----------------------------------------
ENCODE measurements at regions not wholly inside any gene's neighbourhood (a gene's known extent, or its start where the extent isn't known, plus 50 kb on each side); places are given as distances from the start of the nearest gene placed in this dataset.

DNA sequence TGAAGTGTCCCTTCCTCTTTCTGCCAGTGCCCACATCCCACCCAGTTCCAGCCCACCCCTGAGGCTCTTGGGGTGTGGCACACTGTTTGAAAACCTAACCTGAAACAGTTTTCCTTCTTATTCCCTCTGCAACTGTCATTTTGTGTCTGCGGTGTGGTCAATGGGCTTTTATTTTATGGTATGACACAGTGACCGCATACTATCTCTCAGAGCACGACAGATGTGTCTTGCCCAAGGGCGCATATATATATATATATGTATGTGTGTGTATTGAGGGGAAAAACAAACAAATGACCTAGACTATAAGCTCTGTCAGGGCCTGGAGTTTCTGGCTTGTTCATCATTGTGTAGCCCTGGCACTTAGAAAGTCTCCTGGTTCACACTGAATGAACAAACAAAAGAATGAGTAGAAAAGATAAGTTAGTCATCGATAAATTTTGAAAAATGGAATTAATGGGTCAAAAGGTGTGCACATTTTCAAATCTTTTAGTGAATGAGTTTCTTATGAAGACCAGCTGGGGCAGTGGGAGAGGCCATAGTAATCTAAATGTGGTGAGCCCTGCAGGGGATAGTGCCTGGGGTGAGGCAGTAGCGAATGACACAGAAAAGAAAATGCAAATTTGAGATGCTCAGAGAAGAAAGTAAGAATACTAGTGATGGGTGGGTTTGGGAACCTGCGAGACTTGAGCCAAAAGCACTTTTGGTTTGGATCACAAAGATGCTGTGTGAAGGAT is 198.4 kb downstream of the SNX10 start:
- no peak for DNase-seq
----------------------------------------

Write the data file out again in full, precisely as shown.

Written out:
ENCODE measurements at regions not wholly inside any gene's neighbourhood (a gene's known extent, or its start where the extent isn't known, plus 50 kb on each side); places are given as distances from the start of the nearest gene placed in this dataset.

DNA sequence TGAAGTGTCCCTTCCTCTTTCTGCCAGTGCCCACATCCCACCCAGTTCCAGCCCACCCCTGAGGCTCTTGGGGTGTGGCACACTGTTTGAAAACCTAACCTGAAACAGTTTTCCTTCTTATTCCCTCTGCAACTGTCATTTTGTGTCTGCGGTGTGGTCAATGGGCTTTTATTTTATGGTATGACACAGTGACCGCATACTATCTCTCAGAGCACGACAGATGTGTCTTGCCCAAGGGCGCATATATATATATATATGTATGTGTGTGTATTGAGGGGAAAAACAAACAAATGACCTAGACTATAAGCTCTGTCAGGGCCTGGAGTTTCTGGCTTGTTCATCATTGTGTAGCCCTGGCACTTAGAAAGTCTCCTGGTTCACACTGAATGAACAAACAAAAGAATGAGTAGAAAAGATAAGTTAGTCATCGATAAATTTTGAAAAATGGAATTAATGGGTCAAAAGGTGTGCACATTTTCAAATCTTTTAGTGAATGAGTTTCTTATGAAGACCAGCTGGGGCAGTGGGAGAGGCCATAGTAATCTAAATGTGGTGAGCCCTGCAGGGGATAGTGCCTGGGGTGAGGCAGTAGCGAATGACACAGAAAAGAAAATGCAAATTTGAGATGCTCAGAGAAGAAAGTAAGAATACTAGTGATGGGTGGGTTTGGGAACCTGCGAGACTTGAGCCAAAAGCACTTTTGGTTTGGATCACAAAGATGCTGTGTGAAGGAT is 198.4 kb downstream of the SNX10 start:
- no peak for DNase-seq